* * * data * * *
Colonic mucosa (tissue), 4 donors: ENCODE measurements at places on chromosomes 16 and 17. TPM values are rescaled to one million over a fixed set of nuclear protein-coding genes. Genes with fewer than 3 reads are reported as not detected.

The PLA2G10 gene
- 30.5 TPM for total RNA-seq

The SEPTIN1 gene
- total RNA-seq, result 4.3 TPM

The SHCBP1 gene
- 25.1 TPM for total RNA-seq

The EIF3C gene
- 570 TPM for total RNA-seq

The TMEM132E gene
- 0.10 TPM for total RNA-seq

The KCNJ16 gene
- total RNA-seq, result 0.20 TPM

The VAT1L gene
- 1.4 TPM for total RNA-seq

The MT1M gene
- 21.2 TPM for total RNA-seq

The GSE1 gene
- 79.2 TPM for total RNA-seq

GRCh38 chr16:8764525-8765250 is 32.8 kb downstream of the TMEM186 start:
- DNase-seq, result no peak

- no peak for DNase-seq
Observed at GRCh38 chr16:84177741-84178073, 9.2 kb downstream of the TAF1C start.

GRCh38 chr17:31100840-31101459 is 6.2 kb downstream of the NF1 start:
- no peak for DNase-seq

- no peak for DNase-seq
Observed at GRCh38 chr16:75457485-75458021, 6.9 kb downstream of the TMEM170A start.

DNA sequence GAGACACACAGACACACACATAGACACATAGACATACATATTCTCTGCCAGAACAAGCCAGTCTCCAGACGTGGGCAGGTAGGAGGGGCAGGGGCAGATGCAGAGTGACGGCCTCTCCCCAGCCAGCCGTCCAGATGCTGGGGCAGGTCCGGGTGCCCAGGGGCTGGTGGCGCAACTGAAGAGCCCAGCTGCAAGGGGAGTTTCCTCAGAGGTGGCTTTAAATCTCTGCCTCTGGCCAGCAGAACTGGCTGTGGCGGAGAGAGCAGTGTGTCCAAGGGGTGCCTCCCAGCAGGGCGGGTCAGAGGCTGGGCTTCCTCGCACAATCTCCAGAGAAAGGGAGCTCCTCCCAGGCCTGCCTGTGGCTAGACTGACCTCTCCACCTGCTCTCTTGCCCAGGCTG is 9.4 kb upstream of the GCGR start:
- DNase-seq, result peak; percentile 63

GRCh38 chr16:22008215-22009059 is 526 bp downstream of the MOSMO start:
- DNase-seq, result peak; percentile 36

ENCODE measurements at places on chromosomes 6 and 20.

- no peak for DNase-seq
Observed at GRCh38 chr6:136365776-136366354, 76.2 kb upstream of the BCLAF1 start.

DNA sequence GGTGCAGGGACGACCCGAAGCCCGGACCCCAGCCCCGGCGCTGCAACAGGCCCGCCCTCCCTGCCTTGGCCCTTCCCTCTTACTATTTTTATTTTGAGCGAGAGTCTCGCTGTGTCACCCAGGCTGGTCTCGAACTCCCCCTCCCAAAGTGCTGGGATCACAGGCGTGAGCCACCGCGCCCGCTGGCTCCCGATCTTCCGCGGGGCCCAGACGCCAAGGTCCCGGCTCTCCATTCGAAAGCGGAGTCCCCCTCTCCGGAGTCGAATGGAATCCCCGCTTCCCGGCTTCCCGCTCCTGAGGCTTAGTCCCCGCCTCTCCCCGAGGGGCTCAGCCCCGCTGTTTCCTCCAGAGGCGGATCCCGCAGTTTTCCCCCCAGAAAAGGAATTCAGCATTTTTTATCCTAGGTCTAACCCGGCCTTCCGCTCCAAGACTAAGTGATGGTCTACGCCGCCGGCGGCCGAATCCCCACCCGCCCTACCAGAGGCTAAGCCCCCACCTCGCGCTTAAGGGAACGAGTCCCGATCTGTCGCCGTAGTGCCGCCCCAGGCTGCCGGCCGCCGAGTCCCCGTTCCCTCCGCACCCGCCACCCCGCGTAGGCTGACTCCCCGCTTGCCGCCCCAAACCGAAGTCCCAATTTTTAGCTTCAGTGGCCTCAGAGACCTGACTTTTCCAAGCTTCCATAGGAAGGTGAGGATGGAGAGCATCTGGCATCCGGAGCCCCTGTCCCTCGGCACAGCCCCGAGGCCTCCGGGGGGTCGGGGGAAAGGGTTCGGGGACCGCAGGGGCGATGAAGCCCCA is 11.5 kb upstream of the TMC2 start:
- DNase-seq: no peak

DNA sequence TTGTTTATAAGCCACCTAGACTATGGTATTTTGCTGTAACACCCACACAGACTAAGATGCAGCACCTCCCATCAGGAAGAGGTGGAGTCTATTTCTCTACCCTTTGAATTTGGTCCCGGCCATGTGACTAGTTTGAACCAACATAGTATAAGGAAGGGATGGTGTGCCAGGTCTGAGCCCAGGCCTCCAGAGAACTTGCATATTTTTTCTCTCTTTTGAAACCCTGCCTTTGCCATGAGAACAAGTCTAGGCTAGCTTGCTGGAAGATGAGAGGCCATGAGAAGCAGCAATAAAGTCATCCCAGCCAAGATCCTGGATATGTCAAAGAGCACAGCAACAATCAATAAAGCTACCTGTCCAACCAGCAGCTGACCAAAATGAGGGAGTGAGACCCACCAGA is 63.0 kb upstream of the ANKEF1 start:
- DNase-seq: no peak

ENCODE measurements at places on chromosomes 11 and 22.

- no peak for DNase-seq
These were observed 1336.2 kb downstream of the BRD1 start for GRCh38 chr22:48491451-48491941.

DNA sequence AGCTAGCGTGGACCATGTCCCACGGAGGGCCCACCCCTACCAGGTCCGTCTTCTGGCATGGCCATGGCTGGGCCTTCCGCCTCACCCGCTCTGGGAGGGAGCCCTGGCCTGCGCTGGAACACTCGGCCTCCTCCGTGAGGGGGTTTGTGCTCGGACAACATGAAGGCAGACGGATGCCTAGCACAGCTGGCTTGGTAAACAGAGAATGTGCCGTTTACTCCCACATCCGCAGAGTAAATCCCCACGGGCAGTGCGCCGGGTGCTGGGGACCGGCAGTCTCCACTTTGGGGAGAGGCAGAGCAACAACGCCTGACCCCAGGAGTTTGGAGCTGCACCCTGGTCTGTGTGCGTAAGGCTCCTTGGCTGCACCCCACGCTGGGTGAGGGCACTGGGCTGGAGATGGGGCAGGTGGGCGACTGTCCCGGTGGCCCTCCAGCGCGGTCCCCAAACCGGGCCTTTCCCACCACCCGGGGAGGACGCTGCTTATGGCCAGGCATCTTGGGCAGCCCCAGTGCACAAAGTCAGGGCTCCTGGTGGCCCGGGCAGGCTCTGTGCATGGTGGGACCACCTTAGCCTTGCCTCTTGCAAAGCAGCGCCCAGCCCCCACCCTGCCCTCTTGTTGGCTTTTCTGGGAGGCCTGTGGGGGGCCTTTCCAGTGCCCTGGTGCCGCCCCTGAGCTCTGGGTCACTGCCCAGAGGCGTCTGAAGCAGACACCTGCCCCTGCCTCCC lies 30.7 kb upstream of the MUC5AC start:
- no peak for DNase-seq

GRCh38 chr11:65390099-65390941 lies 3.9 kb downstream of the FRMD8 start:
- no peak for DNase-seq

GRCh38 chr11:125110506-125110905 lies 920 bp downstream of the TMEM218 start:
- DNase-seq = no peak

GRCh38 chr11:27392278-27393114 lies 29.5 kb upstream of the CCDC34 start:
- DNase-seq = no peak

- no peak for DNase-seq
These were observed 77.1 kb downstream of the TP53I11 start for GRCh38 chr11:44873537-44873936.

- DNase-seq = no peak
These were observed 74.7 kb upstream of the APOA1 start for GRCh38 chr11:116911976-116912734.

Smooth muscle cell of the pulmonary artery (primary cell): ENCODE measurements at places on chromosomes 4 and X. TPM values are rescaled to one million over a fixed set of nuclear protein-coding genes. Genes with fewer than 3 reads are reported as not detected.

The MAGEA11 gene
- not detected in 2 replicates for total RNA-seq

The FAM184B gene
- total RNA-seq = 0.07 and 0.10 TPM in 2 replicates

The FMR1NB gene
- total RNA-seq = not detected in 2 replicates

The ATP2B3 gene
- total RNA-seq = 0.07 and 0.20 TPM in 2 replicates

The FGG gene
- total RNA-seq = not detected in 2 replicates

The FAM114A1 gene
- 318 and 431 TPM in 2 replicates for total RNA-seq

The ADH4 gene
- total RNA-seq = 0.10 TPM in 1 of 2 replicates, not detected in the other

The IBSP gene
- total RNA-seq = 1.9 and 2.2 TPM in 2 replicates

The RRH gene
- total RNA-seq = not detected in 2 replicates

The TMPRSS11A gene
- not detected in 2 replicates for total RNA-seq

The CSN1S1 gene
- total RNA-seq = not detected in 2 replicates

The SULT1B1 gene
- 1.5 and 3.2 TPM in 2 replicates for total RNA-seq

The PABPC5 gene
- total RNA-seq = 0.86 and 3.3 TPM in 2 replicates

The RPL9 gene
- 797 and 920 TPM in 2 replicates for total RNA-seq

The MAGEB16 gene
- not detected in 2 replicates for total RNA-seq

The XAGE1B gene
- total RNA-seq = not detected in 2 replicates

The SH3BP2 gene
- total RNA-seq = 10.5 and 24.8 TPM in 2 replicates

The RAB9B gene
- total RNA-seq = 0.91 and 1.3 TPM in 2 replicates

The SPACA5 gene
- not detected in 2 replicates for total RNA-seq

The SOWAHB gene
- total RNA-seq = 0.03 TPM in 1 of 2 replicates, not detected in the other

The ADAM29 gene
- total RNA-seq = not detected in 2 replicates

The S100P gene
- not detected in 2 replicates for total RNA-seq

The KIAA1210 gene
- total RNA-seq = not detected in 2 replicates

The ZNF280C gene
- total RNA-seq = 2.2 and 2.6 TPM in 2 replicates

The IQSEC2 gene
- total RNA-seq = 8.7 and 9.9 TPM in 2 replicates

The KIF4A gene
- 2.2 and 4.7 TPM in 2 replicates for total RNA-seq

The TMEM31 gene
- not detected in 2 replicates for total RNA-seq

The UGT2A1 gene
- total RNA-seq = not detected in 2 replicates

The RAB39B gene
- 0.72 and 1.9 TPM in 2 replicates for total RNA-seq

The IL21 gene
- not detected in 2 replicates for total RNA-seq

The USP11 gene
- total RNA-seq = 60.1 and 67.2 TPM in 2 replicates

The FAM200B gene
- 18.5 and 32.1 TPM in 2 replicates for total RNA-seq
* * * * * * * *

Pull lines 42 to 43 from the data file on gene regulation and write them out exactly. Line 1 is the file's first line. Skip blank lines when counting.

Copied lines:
DNA sequence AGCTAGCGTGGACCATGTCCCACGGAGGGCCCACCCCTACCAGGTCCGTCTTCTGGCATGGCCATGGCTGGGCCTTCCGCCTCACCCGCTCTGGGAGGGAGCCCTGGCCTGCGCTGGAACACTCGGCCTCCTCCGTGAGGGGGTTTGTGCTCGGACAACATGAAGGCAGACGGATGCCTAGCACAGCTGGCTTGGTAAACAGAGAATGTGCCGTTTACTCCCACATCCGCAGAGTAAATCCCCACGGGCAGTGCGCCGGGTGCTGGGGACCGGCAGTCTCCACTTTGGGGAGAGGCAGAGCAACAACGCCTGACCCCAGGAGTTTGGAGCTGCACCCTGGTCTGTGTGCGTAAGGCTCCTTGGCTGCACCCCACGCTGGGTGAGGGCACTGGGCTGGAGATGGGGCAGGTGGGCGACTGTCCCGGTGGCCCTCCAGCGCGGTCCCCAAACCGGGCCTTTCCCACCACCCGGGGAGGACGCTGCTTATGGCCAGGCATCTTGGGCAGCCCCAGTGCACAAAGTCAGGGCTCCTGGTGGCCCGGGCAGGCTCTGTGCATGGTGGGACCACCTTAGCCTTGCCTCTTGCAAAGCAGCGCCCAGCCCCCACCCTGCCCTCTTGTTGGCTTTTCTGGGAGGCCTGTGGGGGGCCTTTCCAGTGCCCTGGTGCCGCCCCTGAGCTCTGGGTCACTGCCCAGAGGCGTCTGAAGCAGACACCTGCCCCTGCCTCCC lies 30.7 kb upstream of the MUC5AC start:
- no peak for DNase-seq